General Ray Odierno recently visited USAGPAN along with the TSG and takes a moment to pose with students.
The AANA welcomed more than 4,800 state legislators, legislative and executive agency staff, and representatives from trade and professional associations to its booth at the National Conference of State Legislatures (NCSL) Legislative Summit in San Antonio, Texas on Aug. 9-11. The 2011 meeting was an invaluable opportunity for local nurse anesthetists, student registered nurse anesthetists, and AANA state government affairs staff to visit informally with legislators and their staff from all 50 states. Several student registered nurse anesthetists from the U.S. Army Graduate Program in Anesthesia Nursing in San Antonio volunteered at the AANA booth. An estimated 20 percent of all state legislators attend the NCSL’s Legislative Summit.
(click on image to enlarge)
Innovative pain techniques taught at tri-service ultrasound course
By Capt. (Dr.) John Gasko
Army Medical Department Center & School
Army, Air Force and Navy certified registered nurse anesthetists recently learned new and innovative techniques using ultrasound for regional pain management. The techniques were taught during the “Ultrasound Guided Nerve Block Course for Anesthesia Providers,” a course offered through the U.S. Army Graduate Program in Anesthesia Nursing at the Army Medical Department Center & School. The anesthesia nursing program is rated nationally as number one in its field by U.S. News & World Report and AMEDDC&S is one of two military schools that produce military certified registered nurse anesthetists. The graduate program also sponsors continuing education workshops to promote continuing education for all military anesthesia providers. Acquisition of ultrasound- guided regional skills for nurse anesthetists and the effects of battlefield anesthesia on long-term pain management are among the leading research priorities for Army nurse anesthesia researchers, according to the Army Nursing Research and Evidence Based Practice Priorities list.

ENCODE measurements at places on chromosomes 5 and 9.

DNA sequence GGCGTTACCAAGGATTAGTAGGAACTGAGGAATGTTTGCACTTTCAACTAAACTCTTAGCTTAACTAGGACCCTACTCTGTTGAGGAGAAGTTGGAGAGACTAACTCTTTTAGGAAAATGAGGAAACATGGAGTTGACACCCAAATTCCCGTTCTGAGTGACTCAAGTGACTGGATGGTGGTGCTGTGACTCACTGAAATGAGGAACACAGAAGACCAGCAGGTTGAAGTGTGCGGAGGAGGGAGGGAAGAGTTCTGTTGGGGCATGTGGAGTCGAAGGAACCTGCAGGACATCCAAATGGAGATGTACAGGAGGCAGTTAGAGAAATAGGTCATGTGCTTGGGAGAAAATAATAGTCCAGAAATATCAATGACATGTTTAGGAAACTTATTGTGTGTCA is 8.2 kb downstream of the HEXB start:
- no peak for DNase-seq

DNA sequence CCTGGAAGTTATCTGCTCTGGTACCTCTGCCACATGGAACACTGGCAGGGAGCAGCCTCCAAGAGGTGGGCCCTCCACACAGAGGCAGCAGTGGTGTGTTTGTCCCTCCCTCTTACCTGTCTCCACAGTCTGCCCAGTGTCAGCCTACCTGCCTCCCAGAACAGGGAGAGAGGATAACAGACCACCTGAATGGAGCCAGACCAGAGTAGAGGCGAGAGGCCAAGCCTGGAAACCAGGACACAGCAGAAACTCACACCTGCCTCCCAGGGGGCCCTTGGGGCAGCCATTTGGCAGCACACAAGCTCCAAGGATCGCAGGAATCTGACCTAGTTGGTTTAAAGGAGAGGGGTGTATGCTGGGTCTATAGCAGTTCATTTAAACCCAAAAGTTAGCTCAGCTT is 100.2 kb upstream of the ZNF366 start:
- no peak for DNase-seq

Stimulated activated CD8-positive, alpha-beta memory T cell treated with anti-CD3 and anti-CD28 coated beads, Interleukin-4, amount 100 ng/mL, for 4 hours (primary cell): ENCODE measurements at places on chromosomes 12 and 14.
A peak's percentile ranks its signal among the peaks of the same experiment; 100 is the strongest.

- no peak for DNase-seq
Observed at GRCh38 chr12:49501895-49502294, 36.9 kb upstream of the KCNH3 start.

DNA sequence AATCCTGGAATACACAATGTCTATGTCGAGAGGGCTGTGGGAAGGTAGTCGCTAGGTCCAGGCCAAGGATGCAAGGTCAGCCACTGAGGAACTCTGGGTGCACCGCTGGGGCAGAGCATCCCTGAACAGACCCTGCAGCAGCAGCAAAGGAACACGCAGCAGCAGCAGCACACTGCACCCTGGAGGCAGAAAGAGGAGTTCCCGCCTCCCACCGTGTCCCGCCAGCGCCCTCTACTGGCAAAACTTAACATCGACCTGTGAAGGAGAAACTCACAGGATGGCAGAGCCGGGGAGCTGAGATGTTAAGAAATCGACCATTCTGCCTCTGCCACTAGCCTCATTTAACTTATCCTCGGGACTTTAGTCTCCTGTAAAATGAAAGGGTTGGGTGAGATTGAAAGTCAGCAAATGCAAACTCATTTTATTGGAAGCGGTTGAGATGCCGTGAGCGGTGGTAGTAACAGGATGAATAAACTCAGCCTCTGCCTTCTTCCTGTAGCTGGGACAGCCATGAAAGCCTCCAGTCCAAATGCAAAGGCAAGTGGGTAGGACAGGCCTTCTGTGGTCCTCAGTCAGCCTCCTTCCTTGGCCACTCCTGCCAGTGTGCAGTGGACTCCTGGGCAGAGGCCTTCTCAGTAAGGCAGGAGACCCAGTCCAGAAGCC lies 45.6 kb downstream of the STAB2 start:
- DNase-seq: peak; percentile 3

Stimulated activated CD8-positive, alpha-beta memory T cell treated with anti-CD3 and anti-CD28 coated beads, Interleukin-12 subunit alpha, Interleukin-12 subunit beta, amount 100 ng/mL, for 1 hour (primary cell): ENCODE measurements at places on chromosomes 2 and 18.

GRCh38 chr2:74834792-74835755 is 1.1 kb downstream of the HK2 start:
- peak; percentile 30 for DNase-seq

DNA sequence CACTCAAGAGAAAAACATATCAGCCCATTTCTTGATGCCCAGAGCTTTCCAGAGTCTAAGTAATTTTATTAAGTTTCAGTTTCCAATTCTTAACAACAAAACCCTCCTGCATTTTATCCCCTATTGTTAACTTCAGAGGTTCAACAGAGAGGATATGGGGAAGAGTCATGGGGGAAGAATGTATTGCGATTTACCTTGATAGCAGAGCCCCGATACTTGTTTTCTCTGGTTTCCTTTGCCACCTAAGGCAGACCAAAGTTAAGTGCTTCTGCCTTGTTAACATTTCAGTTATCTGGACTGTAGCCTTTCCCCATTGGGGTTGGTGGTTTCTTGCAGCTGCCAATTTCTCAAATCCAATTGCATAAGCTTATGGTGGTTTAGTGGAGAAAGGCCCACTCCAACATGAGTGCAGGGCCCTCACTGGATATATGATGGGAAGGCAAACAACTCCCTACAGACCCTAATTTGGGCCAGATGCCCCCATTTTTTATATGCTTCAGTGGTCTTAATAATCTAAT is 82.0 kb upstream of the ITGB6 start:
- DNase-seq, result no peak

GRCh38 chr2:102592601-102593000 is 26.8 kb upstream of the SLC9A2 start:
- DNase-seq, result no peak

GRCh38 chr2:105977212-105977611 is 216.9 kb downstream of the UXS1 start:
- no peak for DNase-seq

This course addresses all three topics and allows the program to play a direct role in the education of nurse anesthesia providers. Among many professionals, the use of ultrasound for image guidance in regional anesthesia is
anticipated to become a standard of care. “Anesthesia providers agree that direct visualization of internal structures may lead to safer, quicker, and more successful blocks with fewer complications,” said Lt. Col. Joseph O’Sullivan, USAGPAN program director.
The course focused on the principles of the ultrasound machine and upper and lower extremity anatomy and blocks. Participants from various Army, Air Force and Navy medical treatment facilities performed blocks on cadavers supplied by the graduate program during the course. A follow-on discussion session gave providers an opportunity to share experiences and anecdotal input. Topics included increased effectiveness and decreased incidence of complications associated with ultrasound guided regional anesthesia. “The primary goal of this course was to ensure that all anesthesia providers have the skill sets necessary to provide the best care for Soldiers downrange,” O’Sullivan said. “This course was great for me. I’ve done the trauma rotation in Baltimore but we didn’t get the regional ultrasound focus like we did here,” said Capt. Jeff Gainok, 274th Forward Surgical Team (Airborne), Fort Bragg, N.C. “I was already pretty familiar with ultrasound guided regional from school but being able to get the hands-on and one-on-one instruction was definitely beneficial,” Gainok added. “This course allowed attendees to augment their knowledge and experiences with ultrasound and anatomy,” said Dr. Justin Boge, an anesthesiologist at Wilford Hall Medical Center, Lackland Air Force Base, who also taught and attended the course.